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American League

National League

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Acquired 1B-L Brandon Allen and P-L Jordan Norberto from Diamondbacks for RP-R Brad Ziegler. [7/31]

After last night's Rich Harden to Boston deal fell through, the A's finally got their young first baseman, only this time, they got themselves a good one. While Allen has failed to establish himself in 65 big leagues games, he provides Oakland with the power at first base they've been needing for years as he's a legitimate 20-25 home run hitter in the big leagues.  He also adds fantastic plate discipline and surprising agility for a 240-pounder, with the ability to steal 10 bases a year. A great addition for Oakland, but the question remains, after nearly getting Anderson and now landing Allen, what does that say about their confidence (or lack thereof) in Chris Carter?

A 24-year-old lefty originally signed out of the Dominican, Norberto has excellent stuff for a lefty with a low-90s fastball that can get up to 95, but an inability to throw strikes has hurt him throughout his career. He's been at his best over the last two months at Triple-A, compling 30 strikeouts with just 10 free passes over 29 innings since June 1, and if he can maintain that pace, he has big league value. —Kevin Goldstein

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Acquired RP-R Brad Ziegler from the Athletics for 1B-L Brandon Allen and P-L Jordan Norberto. [7/31]

The Diamondbacks’ relief corps has made great strides since its historically poor performance last season, but even though Kevin Towers’ other late-inning additions have panned out—J.J. Putz has been effective when healthy, David Hernandez has held opponents to a .175/.279/.228 line, and Rule 5 pick Joe Paterson has kept lefties at bay—he wasn’t finished bolstering the bullpen, adding Oakland’s Brad Ziegler to give Kirk Gibson another reliable option from the right side.

Ziegler has been an inveterate worm-killer since his 2008 debut, but he’s taken his ground-balling to even greater heights (so to speak) this season, keeping nearly three-quarters of his batted balls allowed on the ground; his 72.7 percent ground-ball rate is the highest of any hurler with a minimum of 30 innings pitched, save for Jonny Venters. Thanks to that aversion to air balls and a corresponding uptick in strikeout rate, Ziegler is actually a better pitcher now than he was in ’08, despite a slightly less awe-inspiring ERA.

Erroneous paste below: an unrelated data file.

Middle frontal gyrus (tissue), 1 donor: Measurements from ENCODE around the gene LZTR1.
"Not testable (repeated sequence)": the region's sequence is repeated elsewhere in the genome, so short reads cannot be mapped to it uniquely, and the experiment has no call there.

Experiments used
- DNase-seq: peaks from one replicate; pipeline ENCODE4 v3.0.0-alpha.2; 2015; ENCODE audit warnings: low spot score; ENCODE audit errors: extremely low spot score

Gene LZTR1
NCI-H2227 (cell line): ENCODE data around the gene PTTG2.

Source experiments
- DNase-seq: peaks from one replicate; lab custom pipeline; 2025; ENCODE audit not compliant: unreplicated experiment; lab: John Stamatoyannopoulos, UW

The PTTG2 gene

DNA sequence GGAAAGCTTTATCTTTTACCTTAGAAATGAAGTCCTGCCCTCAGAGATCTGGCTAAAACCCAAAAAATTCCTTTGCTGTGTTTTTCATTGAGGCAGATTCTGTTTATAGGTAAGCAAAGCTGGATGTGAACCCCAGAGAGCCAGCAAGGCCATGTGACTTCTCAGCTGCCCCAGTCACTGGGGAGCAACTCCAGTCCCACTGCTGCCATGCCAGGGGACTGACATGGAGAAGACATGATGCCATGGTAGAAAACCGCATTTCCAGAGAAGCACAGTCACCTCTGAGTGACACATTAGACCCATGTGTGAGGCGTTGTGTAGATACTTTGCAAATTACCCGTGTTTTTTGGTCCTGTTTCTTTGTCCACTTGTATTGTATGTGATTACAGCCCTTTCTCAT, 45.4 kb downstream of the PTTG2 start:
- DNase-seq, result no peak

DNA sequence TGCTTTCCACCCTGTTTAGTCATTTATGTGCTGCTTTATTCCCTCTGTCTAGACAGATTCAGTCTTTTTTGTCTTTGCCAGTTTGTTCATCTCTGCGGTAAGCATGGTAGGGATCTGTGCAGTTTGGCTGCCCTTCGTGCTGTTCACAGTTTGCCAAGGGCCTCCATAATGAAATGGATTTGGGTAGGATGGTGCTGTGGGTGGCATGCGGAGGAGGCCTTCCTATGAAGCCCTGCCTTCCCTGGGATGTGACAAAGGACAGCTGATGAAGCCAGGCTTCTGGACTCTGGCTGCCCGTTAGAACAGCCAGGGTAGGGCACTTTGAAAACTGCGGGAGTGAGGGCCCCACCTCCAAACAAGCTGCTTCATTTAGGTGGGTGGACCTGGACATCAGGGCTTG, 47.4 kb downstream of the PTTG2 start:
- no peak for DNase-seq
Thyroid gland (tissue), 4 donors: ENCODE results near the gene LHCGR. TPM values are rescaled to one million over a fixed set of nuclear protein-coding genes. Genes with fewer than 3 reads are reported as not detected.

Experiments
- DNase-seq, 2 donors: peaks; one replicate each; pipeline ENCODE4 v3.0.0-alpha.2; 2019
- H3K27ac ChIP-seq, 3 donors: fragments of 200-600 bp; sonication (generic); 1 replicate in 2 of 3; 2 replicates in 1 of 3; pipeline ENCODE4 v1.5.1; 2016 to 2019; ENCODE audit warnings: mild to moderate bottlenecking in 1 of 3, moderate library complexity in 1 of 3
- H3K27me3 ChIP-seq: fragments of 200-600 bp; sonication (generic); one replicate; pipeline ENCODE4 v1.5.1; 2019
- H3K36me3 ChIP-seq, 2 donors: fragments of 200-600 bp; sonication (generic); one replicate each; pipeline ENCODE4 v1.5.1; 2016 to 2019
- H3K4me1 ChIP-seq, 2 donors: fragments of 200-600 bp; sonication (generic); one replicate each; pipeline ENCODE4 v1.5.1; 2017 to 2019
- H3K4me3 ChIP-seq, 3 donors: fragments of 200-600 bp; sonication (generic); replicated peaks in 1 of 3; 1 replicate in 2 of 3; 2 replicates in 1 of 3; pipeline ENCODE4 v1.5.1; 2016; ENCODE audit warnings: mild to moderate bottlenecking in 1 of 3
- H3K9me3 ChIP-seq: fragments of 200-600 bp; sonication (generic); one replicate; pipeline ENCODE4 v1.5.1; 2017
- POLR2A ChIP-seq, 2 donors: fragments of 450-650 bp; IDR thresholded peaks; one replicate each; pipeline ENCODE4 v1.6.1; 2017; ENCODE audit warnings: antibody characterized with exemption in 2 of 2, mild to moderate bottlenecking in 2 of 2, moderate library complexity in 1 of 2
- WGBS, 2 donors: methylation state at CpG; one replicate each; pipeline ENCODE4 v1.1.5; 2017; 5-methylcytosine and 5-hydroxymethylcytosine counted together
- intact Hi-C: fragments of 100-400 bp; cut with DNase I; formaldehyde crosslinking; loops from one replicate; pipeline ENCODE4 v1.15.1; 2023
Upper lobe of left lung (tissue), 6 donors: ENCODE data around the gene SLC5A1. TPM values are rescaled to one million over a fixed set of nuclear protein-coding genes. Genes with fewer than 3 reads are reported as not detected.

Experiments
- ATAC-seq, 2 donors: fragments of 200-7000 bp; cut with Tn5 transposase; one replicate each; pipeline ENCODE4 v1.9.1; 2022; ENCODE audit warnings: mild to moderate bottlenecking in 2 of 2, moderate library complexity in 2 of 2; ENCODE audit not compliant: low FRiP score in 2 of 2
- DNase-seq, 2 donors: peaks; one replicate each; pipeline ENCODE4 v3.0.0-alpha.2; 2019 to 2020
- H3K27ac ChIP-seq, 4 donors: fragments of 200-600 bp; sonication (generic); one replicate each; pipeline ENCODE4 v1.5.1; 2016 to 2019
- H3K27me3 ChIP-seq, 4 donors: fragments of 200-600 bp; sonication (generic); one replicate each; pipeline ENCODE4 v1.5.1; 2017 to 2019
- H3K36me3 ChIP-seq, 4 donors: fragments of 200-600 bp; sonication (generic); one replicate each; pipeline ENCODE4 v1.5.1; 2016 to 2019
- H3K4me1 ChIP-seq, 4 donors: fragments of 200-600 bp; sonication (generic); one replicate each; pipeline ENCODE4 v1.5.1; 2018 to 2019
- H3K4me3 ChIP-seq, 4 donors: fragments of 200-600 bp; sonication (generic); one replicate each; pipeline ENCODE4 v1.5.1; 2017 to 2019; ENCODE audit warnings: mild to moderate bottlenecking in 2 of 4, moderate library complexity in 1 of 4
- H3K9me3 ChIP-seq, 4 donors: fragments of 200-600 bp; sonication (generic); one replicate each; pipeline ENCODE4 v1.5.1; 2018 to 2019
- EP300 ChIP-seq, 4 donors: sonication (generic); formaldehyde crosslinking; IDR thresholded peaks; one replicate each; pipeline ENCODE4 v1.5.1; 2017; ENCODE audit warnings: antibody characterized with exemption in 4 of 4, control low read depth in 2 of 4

The righty’s current 2.39 mark is matched by a 2.55 FIP, so don’t let that first number scare you—Ziegler is one of the most dependable arms in the bullpen business, not another low-BABIP mirage about to blow up in a slightly larger sample. Gibson will have to use him judiciously to get the most out of his talents, since the side-armer is vulnerable against southpaws. In his rookie season, he faced lefties and righties with roughly equal frequency, but over the past two campaigns, he’s faced righties in nearly 70 percent of his matchups, a usage pattern that his .396/.473/.479 mauling by opposite-handed hitters this season supports.

Arizona’s playoff odds haven’t climbed above single digits, so it might seem strange that Towers would sacrifice a potential piece of his team’s future for a bullpen part, but this isn’t really a mortgage-the-future move. Ziegler is under team control until 2014 (though he’ll soon start to get expensive), and the D’backs have a better first-base prospect than Allen in Paul Goldschmidt, who has launched 30 homers in 457 plate appearances for Double-A Mobile this season and could be up as early as tomorrow. —Ben Lindbergh

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Fantastic plate discipline?
Indeed. I have a hard time reconciling the term "fantastic plate discipline" with a guy who has struck out in over a third of his major-league plate appearances so far. His 2011 slash line (.172/.351/.483) is so bizarre (and also so consistent with his major-league career to date, spanning parts of three years) as to defy simple interpretation, IMO, but I suspect something other than "fantastic plate discipline" is at the root of it, even if I'm not sure what it is.
I can't believe Arizona gave up on Allen. Wow.
Keep in mind that that wacky .172/.351/.483 line is based on 37 plate appearances. He's only had 1/3 of a season in the majors so far, and not in one continuous stretch.
So when did Brandon Allen turn from being a Reno mirage into a "big time power acquisition"? Heck, just look at his AAA Home/Road splits this year. He'll be even worse leaving Chase Field for the Coliseum.